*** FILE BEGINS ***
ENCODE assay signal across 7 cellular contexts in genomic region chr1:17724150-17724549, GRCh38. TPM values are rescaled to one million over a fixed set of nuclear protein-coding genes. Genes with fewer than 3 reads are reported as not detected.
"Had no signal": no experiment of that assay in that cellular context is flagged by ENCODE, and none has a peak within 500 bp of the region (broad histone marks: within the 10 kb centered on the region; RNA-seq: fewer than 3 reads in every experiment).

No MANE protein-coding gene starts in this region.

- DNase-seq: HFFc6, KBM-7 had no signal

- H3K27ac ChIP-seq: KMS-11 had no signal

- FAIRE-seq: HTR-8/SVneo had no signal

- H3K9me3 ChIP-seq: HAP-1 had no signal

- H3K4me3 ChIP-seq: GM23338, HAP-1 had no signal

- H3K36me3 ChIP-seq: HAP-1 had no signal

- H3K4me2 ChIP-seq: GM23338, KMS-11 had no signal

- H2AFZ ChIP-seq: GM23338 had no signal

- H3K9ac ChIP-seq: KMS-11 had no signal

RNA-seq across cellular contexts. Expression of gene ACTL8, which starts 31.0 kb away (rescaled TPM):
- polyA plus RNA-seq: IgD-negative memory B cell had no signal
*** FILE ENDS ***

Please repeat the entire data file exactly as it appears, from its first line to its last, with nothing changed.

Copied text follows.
ENCODE assay signal across 7 cellular contexts in genomic region chr1:17724150-17724549, GRCh38. TPM values are rescaled to one million over a fixed set of nuclear protein-coding genes. Genes with fewer than 3 reads are reported as not detected.
"Had no signal": no experiment of that assay in that cellular context is flagged by ENCODE, and none has a peak within 500 bp of the region (broad histone marks: within the 10 kb centered on the region; RNA-seq: fewer than 3 reads in every experiment).

No MANE protein-coding gene starts in this region.

- DNase-seq: HFFc6, KBM-7 had no signal

- H3K27ac ChIP-seq: KMS-11 had no signal

- FAIRE-seq: HTR-8/SVneo had no signal

- H3K9me3 ChIP-seq: HAP-1 had no signal

- H3K4me3 ChIP-seq: GM23338, HAP-1 had no signal

- H3K36me3 ChIP-seq: HAP-1 had no signal

- H3K4me2 ChIP-seq: GM23338, KMS-11 had no signal

- H2AFZ ChIP-seq: GM23338 had no signal

- H3K9ac ChIP-seq: KMS-11 had no signal

RNA-seq across cellular contexts. Expression of gene ACTL8, which starts 31.0 kb away (rescaled TPM):
- polyA plus RNA-seq: IgD-negative memory B cell had no signal